Innovation is deemed crucial to sustained economic growth and welfare improvement. One may subsequently pose, as I do, that innovations require some sort of inequality before they can blossom. This does not mean that some people need to be kept poor so that others can innovate; it means that those individuals who have the potential to significantly improve things for society should be enabled (or left free) to act on that potential.
One of my favourite writers (and speakers), Milton Friedman, explains that experimentation, which is closely related to innovation, can bring tomorrow’s laggards above today’s mean. I’ve drawn the picture below to illustrate what he means (or at least how I understood he meant it):
Bringing tomorrow’s laggards above today’s mean
Thus, if we accept that today some inequities exist, which means that some are poorer than others, tomorrow the poorest (the “laggards”, on the left end of the graph) may be better off than the average today. The crucial insight is that inequalities are relative. Even though some may be better off relatively, everyone is better off absolutely.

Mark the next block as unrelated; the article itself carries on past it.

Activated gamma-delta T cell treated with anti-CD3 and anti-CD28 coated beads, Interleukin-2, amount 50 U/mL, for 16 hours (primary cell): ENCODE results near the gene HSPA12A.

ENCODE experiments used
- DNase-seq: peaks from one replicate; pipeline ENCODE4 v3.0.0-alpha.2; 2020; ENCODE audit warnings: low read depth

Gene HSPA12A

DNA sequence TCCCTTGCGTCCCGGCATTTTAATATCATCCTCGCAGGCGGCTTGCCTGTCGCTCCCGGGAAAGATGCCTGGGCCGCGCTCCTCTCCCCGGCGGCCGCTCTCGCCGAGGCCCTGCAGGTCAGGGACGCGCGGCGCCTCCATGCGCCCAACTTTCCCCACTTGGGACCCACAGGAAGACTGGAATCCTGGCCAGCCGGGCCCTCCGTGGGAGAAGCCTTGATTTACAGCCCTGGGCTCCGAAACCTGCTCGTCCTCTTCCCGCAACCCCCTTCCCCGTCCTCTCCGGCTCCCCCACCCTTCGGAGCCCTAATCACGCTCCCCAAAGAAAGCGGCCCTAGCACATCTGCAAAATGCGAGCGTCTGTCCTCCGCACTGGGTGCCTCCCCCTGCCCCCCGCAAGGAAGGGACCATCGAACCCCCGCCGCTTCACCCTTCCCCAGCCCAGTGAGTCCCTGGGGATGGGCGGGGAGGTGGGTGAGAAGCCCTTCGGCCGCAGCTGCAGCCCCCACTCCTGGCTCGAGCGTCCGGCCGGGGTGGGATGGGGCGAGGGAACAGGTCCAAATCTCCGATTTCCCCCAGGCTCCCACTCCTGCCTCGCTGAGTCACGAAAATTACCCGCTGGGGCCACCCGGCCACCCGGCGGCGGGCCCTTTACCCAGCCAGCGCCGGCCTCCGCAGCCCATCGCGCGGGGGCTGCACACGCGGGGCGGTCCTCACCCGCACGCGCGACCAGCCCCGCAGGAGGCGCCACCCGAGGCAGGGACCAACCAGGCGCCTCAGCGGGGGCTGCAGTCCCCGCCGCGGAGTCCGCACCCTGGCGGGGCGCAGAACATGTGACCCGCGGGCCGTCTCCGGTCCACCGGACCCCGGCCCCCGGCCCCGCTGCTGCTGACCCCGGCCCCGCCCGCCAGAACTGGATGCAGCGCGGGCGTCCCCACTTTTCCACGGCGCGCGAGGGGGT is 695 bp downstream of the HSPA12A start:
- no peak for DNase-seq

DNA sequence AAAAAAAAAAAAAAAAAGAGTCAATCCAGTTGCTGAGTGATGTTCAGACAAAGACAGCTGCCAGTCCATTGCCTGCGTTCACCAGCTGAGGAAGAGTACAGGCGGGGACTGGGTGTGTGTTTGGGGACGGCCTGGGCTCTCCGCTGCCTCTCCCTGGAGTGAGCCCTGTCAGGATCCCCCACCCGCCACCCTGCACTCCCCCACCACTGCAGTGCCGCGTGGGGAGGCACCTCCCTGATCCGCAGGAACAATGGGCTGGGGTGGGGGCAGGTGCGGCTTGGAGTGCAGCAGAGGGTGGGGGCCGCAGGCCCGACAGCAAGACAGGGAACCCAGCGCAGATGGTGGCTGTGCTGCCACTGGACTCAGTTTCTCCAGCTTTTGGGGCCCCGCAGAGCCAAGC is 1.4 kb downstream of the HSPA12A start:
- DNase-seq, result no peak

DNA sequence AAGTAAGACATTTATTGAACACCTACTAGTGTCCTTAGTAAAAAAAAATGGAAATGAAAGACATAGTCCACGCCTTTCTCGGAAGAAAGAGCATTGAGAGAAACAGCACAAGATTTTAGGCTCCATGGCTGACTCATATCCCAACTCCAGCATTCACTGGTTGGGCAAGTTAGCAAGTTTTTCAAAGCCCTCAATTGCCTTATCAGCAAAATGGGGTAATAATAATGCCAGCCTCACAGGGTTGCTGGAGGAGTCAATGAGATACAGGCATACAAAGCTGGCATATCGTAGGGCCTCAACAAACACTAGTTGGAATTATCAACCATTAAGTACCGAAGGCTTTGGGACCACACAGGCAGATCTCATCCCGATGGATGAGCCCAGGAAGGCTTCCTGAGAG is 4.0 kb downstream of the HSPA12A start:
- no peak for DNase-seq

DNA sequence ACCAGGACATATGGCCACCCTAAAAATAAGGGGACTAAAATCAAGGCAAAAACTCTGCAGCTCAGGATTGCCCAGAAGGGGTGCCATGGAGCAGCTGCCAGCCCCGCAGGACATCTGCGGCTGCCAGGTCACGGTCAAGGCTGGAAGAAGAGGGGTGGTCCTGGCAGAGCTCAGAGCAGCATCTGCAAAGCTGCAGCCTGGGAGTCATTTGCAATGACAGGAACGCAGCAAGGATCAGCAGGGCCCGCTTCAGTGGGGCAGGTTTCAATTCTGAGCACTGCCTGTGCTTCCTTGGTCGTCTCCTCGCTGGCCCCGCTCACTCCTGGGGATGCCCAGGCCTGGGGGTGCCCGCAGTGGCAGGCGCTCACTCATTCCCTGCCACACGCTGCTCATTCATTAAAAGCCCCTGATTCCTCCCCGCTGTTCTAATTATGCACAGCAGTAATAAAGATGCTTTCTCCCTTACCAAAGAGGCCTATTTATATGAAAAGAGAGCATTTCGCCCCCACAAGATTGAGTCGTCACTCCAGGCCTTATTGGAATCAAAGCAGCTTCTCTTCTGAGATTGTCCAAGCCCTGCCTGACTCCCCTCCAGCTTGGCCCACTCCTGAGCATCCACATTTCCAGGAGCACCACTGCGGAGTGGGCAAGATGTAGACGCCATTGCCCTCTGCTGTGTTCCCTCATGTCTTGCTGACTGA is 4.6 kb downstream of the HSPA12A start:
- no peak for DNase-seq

Last summer in London I experienced the 2012 Summer Olympics. Many were preoccupied with the ‘total medal count’, which counts the number of golden, silver, bronze, and total medals per country (pick that category in which your country is performing best). Of course, the total medal count is not a ‘fair competition’. Some countries have a larger population, which gives them a bigger pool of athletes to fish from. Other countries are richer, which gives them more resources to facilitate the searching and training of potential medal-winners. I wanted to put the achievements of countries into perspective, and more specifically, to be able to say things like “given its population size and wealth, [insert country of interest] performed well during London 2012” with a bit more confidence. As for my motivation: indeed, I come from a small country, whereas my girlfriend comes from the U.S. – last summer I heard “The Star-Spangled Banner” way more often than “Het Wilhelmus“. Continue reading →